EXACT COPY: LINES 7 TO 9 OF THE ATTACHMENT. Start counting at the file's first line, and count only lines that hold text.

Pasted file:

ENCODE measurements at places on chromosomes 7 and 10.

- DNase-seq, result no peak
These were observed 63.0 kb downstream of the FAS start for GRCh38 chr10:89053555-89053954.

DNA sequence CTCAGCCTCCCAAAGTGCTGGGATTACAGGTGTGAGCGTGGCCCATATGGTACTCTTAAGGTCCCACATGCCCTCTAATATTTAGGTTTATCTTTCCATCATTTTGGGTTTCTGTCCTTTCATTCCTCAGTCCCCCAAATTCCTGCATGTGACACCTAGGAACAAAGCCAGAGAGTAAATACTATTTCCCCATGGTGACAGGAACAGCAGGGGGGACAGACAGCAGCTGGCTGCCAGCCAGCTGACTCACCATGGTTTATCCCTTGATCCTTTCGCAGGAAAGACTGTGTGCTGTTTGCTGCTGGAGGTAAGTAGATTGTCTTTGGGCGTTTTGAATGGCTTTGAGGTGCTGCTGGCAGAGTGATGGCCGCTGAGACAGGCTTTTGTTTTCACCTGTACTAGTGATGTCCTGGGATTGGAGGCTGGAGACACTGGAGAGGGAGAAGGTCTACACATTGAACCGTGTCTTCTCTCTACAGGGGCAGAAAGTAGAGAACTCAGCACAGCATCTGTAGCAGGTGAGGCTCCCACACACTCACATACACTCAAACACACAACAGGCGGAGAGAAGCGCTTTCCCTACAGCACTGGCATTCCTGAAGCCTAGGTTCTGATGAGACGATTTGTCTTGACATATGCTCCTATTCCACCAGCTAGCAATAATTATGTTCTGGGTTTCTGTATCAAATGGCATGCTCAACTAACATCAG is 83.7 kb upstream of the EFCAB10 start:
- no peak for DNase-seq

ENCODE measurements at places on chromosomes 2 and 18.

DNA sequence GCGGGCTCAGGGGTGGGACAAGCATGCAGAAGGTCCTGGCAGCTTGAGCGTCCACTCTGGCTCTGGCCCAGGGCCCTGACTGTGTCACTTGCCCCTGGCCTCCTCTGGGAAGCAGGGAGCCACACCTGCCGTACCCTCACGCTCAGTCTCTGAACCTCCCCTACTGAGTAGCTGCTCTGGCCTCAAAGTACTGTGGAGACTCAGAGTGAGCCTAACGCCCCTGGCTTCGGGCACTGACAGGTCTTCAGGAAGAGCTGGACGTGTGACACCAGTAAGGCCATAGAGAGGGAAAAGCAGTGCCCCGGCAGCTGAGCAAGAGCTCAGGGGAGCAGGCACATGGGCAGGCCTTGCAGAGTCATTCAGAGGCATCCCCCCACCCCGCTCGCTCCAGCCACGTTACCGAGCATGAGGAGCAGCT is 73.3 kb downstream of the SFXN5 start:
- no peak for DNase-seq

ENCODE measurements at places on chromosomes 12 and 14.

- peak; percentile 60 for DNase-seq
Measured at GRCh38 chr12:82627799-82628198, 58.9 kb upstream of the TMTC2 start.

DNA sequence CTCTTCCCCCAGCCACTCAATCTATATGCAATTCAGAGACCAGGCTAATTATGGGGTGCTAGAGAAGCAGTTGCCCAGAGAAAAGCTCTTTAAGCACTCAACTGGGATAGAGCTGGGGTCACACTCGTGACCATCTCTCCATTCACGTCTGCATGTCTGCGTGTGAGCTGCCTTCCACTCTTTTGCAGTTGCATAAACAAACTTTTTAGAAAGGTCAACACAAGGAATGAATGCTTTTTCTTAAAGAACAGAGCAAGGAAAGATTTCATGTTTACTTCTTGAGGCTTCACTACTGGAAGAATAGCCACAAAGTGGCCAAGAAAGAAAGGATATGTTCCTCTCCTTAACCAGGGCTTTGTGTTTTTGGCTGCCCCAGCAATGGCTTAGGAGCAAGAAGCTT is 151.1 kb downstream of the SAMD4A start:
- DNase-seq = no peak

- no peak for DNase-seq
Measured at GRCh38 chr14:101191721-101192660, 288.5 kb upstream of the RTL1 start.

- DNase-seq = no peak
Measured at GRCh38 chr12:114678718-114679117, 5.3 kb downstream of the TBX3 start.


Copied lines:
DNA sequence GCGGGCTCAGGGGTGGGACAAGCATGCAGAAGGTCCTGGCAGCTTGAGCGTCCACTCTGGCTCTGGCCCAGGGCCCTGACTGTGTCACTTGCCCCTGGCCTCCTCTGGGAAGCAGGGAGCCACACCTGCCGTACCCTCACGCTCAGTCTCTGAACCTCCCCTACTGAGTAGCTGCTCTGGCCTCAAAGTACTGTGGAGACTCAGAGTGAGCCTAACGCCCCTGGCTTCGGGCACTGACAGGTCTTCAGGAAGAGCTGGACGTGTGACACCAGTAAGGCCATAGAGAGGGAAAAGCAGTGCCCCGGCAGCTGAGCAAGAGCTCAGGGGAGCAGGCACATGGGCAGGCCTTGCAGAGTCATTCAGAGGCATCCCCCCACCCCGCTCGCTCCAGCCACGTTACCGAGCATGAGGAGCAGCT is 73.3 kb downstream of the SFXN5 start:
- no peak for DNase-seq

ENCODE measurements at places on chromosomes 12 and 14.